One of the main parallels between sport and national identity is that they are both maintained by ritual and symbolism. In the Philippine context, the spectator sport of boxing has grown to be a phenomenon in recent years, perhaps owing to the successive triumphs of contemporary Filipino pugilists in the international boxing scene. This thesis focuses on the case of Filipino boxer Manny Pacquiao whose matches bring together contemporary Philippine society into a “ringside community”, a collective united by its support of a single fighter bearing the brunt for the nation.
I assert that Pacquiao’s stature has transcended that of the sports realm, as he is constructed as a national (i.e., not just sport) hero. As such, I study this phenomenon in two ways. The first part of my analysis focuses on how a narrative of heroism has been instilled in Philippine society through the active promotion of its past heroes. Inherent to this study’s discussion of the Filipino ringside community and heroism is the notion of the habitus. Defined by Pierre Bourdieu as a set of inculcated dispositions which generate practices and perceptions, “a present past that tends to perpetuate itself into the future by reactivation in similarly structured practices” (Bourdieu, 6), the concept of habitus can be directly applied to how the need for a heroic narrative has been inculcated within Philippine contemporary society.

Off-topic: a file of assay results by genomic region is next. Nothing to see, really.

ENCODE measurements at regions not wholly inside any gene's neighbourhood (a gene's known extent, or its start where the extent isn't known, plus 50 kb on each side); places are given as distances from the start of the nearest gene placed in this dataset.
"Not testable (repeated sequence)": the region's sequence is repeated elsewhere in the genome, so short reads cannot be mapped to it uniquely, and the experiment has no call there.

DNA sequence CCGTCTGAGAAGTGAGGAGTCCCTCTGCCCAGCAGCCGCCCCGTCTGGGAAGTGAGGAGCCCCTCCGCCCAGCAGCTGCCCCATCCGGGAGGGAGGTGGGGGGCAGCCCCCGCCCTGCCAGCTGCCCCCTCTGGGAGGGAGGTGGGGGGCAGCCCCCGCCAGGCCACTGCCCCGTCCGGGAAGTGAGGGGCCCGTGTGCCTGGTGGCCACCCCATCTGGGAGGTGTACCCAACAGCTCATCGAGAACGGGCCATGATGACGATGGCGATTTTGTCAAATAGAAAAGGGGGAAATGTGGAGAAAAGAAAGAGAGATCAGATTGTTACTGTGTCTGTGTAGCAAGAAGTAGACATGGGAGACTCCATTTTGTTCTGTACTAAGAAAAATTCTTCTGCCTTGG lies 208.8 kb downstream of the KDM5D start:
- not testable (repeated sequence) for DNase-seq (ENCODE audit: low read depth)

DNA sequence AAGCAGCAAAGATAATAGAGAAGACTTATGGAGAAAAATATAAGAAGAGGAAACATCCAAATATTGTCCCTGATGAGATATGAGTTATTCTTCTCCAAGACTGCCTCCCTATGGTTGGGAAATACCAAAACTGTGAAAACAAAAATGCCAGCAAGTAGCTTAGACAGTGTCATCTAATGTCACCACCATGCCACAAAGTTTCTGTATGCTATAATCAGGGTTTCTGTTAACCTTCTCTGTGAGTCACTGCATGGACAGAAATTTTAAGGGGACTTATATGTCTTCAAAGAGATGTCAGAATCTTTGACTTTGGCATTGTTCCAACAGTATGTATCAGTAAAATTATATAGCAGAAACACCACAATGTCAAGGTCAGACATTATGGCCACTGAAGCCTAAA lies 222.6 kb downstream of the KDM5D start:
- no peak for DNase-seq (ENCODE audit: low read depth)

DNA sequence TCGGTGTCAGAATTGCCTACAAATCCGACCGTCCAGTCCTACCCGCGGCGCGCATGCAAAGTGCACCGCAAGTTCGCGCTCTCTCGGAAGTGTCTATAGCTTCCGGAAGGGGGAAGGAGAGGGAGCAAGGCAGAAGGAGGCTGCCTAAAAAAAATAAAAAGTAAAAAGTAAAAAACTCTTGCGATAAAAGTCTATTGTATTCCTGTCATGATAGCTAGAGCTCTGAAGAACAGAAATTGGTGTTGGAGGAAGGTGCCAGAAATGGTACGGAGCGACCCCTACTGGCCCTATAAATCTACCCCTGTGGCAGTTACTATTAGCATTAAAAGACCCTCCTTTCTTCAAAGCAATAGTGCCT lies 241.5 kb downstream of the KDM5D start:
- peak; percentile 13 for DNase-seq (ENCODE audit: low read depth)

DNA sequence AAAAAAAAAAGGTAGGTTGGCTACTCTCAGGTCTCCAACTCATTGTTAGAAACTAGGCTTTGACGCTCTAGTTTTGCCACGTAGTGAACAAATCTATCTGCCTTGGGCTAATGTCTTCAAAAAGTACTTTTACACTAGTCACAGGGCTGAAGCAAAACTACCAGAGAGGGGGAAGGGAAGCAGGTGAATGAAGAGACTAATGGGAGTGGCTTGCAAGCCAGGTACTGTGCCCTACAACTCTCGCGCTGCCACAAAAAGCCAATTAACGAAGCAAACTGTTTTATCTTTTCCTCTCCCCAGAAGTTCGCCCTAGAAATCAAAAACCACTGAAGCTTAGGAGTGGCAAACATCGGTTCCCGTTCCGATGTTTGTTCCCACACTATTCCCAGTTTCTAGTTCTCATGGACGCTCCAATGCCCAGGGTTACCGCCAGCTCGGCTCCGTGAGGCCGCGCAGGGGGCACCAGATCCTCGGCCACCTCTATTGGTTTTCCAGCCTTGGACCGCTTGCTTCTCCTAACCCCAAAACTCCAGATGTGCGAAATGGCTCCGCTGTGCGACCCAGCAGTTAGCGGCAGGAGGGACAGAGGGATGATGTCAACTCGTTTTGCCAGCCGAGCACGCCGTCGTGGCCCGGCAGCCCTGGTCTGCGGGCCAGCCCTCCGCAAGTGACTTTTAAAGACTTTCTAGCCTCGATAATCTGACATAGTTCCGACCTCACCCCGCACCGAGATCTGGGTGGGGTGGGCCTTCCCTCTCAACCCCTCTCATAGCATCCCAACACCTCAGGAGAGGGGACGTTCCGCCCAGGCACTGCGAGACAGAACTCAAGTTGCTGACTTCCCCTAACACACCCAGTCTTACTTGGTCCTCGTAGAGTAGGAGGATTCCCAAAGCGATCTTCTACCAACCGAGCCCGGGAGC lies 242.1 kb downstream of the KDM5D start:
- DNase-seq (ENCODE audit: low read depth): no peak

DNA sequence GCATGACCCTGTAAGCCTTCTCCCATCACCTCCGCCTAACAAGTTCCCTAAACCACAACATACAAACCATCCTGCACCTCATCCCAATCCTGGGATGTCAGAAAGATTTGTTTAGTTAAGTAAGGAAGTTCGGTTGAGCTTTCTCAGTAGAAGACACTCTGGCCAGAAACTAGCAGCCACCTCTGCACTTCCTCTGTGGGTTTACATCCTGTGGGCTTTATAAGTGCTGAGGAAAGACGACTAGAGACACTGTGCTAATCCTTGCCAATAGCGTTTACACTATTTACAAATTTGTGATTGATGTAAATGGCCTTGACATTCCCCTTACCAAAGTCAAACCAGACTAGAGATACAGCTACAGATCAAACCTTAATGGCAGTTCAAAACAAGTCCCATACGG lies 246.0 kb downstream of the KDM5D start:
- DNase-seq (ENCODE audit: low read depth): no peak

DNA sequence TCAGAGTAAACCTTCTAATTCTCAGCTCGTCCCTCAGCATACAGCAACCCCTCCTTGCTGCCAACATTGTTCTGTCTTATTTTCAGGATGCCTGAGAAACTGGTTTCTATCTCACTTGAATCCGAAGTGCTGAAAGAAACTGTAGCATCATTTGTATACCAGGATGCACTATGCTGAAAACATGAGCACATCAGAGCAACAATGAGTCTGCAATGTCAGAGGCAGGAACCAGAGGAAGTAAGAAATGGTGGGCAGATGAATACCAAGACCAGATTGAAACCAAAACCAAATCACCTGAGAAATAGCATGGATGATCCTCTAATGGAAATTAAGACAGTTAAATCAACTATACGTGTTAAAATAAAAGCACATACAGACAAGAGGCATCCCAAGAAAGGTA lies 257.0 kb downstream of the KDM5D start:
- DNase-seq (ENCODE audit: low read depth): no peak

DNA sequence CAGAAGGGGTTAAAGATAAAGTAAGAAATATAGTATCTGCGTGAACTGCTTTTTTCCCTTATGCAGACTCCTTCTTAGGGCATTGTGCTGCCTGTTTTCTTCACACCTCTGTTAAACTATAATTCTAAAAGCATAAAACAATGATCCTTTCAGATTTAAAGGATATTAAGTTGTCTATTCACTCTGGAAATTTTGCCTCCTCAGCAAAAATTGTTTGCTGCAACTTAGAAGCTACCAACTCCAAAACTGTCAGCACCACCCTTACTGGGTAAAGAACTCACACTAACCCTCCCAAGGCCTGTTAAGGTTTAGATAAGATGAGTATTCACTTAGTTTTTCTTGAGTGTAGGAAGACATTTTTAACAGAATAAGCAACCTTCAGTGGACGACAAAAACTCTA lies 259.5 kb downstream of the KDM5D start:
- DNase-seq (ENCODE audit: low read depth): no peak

The second part of my analysis looks at how this narrative is manifested in contemporary Philippine society, as the heroic phenomenon of Pacquiao primarily passes through mediated discourse. With this in mind, I focus on the concepts of national heroism through an analysis of various, primarily news, texts. Using the method of Critical Discourse Analysis as a guide to analyze these texts, I assert that the construction of his heroic persona occurs through a dual process of naming him as a hero and framing him within a particular context that needs one.
|Department:||Communication, Culture & Technology|
|School Location:||United States -- District of Columbia|
|Source:||MAI 47/06M, Masters Abstracts International|
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